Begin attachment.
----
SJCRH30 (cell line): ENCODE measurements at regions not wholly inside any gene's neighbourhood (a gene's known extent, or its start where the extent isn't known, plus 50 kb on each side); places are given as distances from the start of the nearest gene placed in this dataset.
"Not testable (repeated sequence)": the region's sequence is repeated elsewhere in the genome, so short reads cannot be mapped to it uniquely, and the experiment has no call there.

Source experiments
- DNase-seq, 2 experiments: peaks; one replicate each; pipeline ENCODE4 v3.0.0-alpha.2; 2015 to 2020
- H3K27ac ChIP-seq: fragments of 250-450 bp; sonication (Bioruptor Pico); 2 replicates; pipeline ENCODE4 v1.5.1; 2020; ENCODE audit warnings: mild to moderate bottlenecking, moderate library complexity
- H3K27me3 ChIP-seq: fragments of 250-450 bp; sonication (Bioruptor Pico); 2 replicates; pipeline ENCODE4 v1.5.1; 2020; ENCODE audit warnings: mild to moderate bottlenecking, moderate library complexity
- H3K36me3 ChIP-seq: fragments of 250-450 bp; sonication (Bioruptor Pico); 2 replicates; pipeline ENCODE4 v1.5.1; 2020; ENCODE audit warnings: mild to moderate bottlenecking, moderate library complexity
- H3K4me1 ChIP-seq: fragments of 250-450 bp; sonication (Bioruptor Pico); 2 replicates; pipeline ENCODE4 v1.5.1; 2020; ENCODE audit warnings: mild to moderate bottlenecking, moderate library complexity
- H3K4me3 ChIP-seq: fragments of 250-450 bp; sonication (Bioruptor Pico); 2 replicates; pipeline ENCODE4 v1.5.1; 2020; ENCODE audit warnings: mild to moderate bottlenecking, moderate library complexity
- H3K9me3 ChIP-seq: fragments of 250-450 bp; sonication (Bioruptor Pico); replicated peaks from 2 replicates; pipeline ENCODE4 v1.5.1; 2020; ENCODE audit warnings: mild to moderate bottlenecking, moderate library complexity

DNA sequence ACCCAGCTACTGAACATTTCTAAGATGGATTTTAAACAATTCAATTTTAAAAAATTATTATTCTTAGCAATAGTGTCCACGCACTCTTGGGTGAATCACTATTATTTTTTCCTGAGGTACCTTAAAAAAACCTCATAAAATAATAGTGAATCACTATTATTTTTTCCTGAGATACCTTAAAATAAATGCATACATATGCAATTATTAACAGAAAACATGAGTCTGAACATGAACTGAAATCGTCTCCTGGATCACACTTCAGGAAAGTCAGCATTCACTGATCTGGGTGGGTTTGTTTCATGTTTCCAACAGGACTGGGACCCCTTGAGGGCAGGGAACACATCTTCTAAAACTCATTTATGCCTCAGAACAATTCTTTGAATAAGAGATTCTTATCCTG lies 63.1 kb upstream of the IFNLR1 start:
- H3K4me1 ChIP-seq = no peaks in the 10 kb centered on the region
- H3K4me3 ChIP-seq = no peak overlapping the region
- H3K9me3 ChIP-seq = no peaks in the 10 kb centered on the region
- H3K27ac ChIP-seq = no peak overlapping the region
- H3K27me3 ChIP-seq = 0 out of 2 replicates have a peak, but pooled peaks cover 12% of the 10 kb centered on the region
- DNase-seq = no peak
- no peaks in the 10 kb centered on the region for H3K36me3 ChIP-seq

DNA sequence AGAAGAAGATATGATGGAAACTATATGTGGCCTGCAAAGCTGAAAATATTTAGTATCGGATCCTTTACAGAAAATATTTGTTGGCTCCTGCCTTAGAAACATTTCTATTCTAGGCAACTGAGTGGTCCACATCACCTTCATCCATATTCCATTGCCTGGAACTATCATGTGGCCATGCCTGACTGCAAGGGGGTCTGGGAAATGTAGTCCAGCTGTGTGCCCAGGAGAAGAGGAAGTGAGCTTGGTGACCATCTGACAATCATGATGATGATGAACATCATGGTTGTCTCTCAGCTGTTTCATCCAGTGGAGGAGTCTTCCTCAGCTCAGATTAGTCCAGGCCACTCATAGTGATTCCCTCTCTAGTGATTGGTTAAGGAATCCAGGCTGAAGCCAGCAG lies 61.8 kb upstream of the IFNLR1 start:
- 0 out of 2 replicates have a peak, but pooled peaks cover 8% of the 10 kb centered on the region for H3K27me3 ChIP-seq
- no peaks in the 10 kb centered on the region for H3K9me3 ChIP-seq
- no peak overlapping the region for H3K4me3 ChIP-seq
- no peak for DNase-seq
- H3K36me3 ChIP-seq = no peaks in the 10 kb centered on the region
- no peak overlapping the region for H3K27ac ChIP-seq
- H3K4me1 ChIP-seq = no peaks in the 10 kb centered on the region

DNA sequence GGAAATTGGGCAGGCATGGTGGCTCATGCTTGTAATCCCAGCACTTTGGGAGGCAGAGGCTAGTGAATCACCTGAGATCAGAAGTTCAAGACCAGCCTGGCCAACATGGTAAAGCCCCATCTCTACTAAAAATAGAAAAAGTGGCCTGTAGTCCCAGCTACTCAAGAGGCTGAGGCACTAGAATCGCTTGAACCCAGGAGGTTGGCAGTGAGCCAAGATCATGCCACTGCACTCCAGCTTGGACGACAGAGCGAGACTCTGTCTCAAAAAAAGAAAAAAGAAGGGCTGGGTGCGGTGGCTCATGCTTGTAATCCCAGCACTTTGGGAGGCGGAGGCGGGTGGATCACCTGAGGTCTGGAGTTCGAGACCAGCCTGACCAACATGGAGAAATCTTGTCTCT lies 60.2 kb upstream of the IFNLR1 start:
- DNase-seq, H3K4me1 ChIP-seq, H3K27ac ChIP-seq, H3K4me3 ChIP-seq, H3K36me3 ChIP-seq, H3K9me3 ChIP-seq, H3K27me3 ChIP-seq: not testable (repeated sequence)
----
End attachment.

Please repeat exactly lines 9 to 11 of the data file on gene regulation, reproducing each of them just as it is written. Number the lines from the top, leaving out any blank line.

- H3K4me3 ChIP-seq: fragments of 250-450 bp; sonication (Bioruptor Pico); 2 replicates; pipeline ENCODE4 v1.5.1; 2020; ENCODE audit warnings: mild to moderate bottlenecking, moderate library complexity
- H3K9me3 ChIP-seq: fragments of 250-450 bp; sonication (Bioruptor Pico); replicated peaks from 2 replicates; pipeline ENCODE4 v1.5.1; 2020; ENCODE audit warnings: mild to moderate bottlenecking, moderate library complexity

DNA sequence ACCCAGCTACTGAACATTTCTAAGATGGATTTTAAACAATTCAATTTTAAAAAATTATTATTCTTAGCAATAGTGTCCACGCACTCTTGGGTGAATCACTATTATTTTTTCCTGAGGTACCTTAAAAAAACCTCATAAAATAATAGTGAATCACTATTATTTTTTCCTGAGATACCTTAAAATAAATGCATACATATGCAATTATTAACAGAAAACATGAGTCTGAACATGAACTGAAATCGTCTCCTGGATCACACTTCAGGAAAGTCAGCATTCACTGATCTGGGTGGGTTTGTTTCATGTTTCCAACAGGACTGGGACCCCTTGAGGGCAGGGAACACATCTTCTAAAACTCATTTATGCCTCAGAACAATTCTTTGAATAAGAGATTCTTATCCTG lies 63.1 kb upstream of the IFNLR1 start: